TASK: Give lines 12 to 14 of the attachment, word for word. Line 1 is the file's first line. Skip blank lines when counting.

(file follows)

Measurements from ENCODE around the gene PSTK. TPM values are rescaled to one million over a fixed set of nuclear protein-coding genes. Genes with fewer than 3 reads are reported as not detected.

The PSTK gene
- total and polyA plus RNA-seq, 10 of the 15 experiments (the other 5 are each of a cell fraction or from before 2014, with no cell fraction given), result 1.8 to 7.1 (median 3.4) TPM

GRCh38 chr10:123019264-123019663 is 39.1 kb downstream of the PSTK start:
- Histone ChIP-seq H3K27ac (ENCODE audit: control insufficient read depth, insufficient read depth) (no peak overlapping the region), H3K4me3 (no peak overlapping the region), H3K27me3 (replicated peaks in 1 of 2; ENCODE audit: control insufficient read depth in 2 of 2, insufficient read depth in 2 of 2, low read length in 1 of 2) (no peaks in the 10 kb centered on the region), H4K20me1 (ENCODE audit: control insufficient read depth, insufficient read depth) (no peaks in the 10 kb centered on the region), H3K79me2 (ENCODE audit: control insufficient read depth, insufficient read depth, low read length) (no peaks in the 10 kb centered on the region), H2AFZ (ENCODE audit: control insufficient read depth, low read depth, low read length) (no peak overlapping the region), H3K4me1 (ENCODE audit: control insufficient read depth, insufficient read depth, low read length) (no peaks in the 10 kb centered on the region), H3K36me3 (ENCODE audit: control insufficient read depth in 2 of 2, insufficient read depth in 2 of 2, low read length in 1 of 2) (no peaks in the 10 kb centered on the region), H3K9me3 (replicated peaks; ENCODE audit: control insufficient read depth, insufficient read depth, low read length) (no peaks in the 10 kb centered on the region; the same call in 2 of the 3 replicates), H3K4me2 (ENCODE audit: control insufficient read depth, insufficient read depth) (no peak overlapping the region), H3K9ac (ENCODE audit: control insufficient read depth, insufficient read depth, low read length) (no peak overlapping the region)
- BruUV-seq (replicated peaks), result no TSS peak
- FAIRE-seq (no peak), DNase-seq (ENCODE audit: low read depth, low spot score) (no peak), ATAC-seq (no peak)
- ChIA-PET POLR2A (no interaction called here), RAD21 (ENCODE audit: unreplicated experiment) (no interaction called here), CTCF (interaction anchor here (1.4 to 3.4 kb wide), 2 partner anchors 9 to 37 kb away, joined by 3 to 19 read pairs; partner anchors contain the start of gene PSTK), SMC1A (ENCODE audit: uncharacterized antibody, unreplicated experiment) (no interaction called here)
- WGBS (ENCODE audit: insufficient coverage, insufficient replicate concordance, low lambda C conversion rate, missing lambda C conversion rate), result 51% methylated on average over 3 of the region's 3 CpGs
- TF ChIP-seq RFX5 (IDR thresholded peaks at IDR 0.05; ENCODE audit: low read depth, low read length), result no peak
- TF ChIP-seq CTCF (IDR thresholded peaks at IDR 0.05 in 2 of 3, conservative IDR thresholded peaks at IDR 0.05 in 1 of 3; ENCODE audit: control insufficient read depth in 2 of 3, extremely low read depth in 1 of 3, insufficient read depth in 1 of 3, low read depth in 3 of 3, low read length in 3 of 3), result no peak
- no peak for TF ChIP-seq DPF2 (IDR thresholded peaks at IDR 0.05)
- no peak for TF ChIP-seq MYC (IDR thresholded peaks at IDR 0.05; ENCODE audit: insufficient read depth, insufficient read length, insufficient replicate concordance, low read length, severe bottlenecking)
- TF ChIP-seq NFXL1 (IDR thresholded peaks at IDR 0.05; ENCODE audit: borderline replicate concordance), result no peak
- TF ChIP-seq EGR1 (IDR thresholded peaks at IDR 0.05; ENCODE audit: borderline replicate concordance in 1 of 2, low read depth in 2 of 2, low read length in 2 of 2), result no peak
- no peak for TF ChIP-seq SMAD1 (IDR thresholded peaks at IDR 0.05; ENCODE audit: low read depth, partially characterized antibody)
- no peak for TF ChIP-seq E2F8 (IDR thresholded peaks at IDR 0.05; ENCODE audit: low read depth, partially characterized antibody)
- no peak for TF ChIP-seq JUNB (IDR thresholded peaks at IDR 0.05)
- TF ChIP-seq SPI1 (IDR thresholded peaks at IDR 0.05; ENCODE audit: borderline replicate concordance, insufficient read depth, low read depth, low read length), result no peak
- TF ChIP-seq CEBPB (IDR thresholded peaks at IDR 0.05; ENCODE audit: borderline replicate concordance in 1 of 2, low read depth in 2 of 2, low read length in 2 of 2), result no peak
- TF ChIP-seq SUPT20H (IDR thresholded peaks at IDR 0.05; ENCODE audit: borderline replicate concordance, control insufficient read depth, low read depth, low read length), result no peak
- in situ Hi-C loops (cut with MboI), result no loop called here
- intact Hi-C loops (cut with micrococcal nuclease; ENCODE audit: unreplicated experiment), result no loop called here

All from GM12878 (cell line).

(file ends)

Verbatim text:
- no peak for TF ChIP-seq DPF2 (IDR thresholded peaks at IDR 0.05)
- no peak for TF ChIP-seq MYC (IDR thresholded peaks at IDR 0.05; ENCODE audit: insufficient read depth, insufficient read length, insufficient replicate concordance, low read length, severe bottlenecking)
- TF ChIP-seq NFXL1 (IDR thresholded peaks at IDR 0.05; ENCODE audit: borderline replicate concordance), result no peak